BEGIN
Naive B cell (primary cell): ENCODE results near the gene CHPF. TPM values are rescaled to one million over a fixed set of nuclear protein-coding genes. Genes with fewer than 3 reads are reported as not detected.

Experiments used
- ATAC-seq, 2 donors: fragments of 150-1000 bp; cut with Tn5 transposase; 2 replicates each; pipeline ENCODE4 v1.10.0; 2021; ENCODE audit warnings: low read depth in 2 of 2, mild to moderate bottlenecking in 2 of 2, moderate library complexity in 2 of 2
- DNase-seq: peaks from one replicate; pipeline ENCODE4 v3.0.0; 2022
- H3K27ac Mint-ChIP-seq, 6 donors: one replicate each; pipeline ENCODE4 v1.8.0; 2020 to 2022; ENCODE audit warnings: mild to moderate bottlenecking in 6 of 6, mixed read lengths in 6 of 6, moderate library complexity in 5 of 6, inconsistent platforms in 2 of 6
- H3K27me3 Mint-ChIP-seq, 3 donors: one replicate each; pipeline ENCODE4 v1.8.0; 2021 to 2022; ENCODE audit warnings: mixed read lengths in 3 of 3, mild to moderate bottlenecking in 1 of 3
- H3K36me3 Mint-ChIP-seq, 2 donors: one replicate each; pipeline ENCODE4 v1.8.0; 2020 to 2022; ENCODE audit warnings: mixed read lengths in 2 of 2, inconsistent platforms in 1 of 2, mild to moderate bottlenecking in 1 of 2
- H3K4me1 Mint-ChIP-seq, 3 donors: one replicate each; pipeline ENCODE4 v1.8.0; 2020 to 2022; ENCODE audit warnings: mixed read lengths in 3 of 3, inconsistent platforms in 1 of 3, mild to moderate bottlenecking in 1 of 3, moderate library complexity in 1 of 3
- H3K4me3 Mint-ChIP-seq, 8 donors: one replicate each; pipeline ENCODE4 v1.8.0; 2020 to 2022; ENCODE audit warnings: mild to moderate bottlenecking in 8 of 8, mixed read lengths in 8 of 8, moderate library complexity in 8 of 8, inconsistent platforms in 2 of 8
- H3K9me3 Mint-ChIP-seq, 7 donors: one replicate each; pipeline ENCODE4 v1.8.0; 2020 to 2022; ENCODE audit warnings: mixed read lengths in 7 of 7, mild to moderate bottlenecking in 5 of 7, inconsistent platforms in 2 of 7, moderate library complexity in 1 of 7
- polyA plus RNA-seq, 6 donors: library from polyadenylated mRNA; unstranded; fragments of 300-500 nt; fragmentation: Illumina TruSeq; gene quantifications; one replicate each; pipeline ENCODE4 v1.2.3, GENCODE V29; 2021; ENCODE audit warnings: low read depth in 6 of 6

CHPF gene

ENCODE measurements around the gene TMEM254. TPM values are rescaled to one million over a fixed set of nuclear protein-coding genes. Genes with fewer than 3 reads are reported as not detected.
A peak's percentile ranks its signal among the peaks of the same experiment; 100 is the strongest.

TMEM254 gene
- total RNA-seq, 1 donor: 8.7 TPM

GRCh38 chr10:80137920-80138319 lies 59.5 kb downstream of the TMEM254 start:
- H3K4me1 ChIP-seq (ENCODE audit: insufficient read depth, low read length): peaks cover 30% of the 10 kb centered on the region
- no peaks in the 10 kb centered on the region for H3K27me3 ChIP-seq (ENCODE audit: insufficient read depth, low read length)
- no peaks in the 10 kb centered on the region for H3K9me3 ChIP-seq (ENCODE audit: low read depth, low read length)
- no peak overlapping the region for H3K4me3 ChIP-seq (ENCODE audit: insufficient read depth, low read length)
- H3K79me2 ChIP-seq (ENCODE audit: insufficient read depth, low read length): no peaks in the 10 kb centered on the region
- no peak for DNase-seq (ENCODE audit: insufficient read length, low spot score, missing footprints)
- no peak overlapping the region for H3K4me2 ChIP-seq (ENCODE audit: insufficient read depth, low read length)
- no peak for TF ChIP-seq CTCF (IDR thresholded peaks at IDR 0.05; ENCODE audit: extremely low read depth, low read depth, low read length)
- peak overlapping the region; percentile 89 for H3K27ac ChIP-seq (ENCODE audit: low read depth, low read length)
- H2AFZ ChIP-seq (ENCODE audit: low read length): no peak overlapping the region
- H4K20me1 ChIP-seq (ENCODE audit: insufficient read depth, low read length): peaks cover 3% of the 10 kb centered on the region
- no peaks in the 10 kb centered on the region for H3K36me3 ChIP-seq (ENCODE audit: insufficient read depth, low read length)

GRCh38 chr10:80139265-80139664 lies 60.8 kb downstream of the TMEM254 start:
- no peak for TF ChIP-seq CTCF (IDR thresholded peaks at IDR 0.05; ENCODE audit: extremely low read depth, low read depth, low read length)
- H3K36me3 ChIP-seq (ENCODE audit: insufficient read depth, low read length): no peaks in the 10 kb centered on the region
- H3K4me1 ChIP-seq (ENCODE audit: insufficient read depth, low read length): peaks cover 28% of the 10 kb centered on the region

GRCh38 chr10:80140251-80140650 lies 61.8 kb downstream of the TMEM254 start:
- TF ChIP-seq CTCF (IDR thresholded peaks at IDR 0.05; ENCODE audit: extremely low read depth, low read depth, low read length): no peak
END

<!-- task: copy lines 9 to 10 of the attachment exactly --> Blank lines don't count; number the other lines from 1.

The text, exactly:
- H3K4me3 Mint-ChIP-seq, 8 donors: one replicate each; pipeline ENCODE4 v1.8.0; 2020 to 2022; ENCODE audit warnings: mild to moderate bottlenecking in 8 of 8, mixed read lengths in 8 of 8, moderate library complexity in 8 of 8, inconsistent platforms in 2 of 8
- H3K9me3 Mint-ChIP-seq, 7 donors: one replicate each; pipeline ENCODE4 v1.8.0; 2020 to 2022; ENCODE audit warnings: mixed read lengths in 7 of 7, mild to moderate bottlenecking in 5 of 7, inconsistent platforms in 2 of 7, moderate library complexity in 1 of 7